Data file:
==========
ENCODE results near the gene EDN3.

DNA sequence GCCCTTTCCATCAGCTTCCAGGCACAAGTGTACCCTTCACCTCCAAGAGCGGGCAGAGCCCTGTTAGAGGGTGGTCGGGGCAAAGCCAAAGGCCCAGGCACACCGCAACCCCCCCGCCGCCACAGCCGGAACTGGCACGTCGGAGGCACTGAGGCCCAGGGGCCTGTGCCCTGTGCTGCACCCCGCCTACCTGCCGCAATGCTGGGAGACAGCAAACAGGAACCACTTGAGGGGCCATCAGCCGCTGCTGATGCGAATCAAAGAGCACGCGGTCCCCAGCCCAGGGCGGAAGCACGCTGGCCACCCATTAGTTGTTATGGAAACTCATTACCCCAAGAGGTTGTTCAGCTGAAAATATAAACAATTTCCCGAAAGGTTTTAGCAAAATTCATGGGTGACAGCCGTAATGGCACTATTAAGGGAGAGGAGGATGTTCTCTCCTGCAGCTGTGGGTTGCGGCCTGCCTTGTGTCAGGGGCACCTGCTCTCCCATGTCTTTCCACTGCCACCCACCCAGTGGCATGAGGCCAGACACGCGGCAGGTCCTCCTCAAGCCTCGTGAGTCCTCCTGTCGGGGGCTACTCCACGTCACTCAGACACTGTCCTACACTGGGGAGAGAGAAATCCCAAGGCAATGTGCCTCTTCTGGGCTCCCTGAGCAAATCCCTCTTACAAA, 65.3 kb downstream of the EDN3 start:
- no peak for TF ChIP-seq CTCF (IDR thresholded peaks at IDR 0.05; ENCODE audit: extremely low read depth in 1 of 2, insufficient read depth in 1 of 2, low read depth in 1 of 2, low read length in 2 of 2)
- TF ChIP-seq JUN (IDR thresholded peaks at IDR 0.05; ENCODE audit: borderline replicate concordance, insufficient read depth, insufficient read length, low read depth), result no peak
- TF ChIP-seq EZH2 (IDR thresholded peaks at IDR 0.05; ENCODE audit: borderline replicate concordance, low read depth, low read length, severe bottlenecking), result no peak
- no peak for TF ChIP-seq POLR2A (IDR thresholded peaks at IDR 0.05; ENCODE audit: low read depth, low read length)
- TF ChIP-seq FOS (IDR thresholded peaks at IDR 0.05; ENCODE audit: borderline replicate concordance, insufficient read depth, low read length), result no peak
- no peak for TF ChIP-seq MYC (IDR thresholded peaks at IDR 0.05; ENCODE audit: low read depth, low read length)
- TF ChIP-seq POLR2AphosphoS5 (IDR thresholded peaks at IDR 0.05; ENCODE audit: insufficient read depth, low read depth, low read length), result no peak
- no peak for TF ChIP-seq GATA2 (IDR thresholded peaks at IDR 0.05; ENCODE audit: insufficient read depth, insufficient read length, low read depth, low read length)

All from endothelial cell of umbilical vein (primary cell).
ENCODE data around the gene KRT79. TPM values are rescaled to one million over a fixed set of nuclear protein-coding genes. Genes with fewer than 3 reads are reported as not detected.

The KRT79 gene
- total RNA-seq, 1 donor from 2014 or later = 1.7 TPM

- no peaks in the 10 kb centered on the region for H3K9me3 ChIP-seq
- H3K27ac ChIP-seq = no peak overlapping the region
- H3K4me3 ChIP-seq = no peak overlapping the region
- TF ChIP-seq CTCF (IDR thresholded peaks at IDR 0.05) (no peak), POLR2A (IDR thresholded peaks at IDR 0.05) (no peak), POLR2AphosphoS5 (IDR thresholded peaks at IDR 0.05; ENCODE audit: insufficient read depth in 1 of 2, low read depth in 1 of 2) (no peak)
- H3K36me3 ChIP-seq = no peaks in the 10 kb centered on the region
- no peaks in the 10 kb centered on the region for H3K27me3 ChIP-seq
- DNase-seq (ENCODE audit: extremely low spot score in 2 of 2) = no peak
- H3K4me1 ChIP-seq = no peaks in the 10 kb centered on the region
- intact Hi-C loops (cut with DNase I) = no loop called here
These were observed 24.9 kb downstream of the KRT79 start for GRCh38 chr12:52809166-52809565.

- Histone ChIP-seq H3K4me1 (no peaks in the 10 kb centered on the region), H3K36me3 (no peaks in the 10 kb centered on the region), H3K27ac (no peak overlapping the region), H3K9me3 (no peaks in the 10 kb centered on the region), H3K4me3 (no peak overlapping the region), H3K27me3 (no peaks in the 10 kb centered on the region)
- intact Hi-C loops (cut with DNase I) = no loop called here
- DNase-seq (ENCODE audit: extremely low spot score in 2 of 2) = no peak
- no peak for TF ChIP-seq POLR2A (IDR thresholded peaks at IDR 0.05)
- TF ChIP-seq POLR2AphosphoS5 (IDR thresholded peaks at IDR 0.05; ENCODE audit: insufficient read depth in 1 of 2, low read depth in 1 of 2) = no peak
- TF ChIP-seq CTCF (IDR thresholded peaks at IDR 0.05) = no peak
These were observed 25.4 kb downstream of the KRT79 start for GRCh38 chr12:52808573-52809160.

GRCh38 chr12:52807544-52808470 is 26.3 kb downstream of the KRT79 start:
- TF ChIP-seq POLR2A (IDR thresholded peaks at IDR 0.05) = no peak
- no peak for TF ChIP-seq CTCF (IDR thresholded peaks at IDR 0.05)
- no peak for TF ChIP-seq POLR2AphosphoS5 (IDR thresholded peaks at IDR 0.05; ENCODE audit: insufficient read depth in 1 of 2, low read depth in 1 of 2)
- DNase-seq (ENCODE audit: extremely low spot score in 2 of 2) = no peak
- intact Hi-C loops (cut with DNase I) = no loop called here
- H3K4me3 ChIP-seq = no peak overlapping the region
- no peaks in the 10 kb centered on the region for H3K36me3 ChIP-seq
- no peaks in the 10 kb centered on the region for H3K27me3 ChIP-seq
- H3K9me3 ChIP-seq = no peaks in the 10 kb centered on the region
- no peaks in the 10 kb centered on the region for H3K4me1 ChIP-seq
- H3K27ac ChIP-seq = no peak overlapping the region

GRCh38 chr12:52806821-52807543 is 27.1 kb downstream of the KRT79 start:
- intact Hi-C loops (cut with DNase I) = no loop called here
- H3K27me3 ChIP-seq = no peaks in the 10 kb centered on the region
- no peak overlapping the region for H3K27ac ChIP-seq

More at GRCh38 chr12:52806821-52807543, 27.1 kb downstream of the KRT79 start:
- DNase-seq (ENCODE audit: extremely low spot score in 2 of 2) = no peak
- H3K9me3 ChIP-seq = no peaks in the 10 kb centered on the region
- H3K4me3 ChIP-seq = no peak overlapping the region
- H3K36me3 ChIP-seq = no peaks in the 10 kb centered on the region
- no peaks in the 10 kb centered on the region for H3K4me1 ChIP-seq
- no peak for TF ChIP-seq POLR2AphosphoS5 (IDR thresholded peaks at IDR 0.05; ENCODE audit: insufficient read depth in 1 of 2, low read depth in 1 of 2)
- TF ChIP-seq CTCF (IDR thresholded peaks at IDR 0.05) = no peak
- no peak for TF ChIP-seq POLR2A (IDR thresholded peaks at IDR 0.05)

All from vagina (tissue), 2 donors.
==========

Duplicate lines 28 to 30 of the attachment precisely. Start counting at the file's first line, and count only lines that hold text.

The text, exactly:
- no peak for TF ChIP-seq POLR2A (IDR thresholded peaks at IDR 0.05)
- TF ChIP-seq POLR2AphosphoS5 (IDR thresholded peaks at IDR 0.05; ENCODE audit: insufficient read depth in 1 of 2, low read depth in 1 of 2) = no peak
- TF ChIP-seq CTCF (IDR thresholded peaks at IDR 0.05) = no peak